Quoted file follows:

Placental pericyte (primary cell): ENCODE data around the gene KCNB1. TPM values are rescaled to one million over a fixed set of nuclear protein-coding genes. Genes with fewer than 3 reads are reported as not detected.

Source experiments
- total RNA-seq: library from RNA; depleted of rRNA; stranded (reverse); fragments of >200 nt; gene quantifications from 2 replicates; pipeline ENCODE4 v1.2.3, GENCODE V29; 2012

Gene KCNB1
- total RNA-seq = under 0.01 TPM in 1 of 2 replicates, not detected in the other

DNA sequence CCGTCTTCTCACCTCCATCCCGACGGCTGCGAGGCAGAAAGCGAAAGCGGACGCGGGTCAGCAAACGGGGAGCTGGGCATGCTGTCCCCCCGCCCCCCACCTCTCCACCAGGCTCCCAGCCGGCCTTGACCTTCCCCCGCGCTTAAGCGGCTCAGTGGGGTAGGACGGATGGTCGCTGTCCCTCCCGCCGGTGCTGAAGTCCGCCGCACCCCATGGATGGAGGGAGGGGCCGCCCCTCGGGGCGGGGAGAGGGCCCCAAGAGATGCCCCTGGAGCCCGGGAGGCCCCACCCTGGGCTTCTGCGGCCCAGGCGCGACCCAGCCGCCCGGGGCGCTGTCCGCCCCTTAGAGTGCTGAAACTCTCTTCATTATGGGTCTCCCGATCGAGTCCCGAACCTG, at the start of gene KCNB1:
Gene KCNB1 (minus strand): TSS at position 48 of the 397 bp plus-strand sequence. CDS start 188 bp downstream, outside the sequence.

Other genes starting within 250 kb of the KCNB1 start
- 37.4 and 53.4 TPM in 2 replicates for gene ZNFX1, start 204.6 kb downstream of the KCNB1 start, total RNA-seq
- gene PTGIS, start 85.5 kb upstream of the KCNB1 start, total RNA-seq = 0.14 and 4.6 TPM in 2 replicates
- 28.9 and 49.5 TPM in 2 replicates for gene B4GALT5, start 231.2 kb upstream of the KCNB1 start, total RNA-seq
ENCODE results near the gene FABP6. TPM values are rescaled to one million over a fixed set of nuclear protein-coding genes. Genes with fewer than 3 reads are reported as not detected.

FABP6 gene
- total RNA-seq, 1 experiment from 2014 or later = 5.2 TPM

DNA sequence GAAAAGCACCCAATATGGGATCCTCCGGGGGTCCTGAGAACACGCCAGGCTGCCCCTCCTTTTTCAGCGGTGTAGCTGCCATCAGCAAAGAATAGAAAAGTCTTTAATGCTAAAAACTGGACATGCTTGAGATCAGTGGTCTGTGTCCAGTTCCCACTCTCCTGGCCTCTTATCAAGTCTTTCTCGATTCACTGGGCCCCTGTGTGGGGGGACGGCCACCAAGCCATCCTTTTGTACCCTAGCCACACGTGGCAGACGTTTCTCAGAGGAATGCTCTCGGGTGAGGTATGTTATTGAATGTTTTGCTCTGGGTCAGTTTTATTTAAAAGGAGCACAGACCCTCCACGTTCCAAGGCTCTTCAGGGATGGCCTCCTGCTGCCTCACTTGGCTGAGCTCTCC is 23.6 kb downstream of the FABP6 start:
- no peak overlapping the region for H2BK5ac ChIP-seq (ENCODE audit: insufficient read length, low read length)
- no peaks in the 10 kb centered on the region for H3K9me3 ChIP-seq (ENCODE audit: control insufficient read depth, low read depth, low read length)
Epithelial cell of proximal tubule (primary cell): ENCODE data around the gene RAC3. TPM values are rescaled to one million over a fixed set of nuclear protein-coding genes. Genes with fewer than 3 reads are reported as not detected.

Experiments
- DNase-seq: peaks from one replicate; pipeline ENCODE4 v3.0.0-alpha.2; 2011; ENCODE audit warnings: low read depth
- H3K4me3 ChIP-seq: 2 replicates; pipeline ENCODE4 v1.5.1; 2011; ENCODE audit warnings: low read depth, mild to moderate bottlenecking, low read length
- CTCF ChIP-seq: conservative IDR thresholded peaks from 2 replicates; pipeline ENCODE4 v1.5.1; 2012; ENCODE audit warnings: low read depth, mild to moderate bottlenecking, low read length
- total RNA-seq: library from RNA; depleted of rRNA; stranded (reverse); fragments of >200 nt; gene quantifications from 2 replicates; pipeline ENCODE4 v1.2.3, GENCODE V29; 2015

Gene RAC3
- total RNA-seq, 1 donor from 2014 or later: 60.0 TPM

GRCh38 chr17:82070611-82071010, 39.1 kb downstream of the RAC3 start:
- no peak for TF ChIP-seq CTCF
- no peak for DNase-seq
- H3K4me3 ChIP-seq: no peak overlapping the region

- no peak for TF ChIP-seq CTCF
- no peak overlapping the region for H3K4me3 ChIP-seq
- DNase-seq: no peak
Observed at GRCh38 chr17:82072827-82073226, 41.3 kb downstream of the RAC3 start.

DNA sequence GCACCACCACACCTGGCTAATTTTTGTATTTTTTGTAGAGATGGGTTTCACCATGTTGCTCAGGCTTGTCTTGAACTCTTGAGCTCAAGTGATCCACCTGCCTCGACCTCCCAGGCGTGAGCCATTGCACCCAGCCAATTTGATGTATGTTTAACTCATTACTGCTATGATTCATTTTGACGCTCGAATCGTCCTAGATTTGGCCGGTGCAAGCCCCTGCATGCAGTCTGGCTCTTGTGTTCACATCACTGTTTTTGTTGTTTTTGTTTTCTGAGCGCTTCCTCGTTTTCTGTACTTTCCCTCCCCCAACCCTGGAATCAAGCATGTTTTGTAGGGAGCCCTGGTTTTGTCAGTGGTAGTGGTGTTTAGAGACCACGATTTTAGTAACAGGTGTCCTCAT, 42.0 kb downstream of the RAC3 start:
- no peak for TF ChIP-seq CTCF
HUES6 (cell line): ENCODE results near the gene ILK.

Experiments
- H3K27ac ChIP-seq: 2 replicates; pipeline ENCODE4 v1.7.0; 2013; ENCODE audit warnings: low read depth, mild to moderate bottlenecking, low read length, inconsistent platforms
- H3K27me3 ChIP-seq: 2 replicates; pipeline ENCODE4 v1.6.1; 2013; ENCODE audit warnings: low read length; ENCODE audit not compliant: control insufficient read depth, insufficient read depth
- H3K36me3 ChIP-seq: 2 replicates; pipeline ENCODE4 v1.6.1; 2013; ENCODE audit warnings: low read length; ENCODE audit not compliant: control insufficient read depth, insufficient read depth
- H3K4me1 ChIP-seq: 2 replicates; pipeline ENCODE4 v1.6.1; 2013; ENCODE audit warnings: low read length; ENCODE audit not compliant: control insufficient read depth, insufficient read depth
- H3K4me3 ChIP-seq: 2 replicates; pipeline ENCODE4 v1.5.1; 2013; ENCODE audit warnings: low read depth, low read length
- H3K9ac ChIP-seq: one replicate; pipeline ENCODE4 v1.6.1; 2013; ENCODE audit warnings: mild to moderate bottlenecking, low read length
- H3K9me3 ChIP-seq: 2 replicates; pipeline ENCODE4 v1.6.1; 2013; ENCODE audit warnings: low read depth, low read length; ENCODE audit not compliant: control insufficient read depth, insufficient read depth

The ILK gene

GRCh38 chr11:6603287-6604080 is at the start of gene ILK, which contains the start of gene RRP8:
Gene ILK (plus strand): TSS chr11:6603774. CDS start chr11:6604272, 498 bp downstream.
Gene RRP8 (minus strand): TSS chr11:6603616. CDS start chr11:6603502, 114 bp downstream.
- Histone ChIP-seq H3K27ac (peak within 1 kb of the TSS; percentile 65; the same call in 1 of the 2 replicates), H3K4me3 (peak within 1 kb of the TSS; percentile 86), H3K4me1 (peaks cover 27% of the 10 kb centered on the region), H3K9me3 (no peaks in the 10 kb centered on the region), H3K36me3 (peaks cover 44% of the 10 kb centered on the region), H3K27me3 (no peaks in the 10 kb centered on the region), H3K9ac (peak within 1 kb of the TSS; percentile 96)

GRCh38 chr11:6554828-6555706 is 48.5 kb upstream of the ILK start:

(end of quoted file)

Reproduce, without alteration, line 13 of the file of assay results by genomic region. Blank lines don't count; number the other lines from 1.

FABP6 gene